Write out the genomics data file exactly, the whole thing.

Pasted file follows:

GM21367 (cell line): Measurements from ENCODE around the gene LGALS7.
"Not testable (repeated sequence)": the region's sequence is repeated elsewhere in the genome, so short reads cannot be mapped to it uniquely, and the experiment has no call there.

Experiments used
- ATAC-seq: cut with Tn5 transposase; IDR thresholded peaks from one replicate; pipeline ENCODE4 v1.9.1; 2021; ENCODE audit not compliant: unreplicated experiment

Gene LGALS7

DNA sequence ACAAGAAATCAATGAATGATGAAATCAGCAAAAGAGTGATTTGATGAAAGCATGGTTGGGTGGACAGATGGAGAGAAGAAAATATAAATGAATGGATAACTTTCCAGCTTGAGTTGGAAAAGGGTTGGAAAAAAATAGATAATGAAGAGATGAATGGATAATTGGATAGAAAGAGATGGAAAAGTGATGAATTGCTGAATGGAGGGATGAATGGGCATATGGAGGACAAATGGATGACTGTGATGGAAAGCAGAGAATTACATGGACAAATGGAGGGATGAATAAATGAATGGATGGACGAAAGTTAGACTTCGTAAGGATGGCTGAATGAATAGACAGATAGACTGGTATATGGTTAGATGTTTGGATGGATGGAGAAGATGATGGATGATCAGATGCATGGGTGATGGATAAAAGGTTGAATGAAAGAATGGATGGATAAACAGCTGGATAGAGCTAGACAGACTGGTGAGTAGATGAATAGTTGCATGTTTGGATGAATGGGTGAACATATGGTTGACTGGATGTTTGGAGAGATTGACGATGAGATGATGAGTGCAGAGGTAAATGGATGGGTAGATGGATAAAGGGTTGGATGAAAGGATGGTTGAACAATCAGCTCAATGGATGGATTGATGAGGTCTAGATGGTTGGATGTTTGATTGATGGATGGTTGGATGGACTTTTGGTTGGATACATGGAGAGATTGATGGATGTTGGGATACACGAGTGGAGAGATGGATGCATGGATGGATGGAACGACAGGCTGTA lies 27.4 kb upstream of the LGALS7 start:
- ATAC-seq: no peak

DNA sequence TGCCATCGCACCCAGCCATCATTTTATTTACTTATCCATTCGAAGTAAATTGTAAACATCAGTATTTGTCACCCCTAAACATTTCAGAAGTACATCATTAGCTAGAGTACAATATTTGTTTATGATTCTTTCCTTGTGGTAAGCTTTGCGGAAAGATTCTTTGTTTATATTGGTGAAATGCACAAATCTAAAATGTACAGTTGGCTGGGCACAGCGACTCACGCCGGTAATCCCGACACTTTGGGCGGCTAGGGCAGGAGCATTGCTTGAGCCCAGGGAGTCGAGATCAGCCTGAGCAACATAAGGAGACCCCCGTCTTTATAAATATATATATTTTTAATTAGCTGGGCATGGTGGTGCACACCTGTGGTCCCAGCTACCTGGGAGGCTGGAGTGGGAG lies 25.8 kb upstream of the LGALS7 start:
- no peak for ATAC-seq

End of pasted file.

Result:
GM21367 (cell line): Measurements from ENCODE around the gene LGALS7.
"Not testable (repeated sequence)": the region's sequence is repeated elsewhere in the genome, so short reads cannot be mapped to it uniquely, and the experiment has no call there.

Experiments used
- ATAC-seq: cut with Tn5 transposase; IDR thresholded peaks from one replicate; pipeline ENCODE4 v1.9.1; 2021; ENCODE audit not compliant: unreplicated experiment

Gene LGALS7

DNA sequence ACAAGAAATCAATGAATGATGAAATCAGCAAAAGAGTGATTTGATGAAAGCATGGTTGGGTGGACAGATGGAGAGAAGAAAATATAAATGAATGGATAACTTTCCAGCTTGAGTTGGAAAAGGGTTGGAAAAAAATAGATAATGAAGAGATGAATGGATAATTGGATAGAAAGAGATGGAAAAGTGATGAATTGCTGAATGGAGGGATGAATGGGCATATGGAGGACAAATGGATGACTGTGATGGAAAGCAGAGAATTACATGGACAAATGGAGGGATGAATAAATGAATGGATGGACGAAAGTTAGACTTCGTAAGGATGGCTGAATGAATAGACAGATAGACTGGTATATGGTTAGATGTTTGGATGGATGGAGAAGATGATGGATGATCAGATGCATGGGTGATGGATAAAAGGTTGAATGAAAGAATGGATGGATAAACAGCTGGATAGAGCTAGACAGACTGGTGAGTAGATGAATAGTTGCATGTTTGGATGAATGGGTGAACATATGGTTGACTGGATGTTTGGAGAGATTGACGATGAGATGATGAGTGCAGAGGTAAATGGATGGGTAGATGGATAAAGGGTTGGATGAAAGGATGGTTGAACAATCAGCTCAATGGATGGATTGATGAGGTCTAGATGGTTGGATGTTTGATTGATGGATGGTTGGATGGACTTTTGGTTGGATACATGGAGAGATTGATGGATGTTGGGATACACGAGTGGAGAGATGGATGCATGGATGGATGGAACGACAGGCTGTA lies 27.4 kb upstream of the LGALS7 start:
- ATAC-seq: no peak

DNA sequence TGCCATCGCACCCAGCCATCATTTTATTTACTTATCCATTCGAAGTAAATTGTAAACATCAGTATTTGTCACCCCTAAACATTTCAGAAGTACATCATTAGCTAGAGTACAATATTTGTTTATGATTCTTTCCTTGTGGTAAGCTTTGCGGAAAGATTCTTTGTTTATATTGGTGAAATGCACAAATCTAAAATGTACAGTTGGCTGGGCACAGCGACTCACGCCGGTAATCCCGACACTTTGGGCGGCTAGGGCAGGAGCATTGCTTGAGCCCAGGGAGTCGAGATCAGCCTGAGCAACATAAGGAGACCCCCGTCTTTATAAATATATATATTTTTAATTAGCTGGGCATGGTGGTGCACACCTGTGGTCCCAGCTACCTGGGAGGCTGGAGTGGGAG lies 25.8 kb upstream of the LGALS7 start:
- no peak for ATAC-seq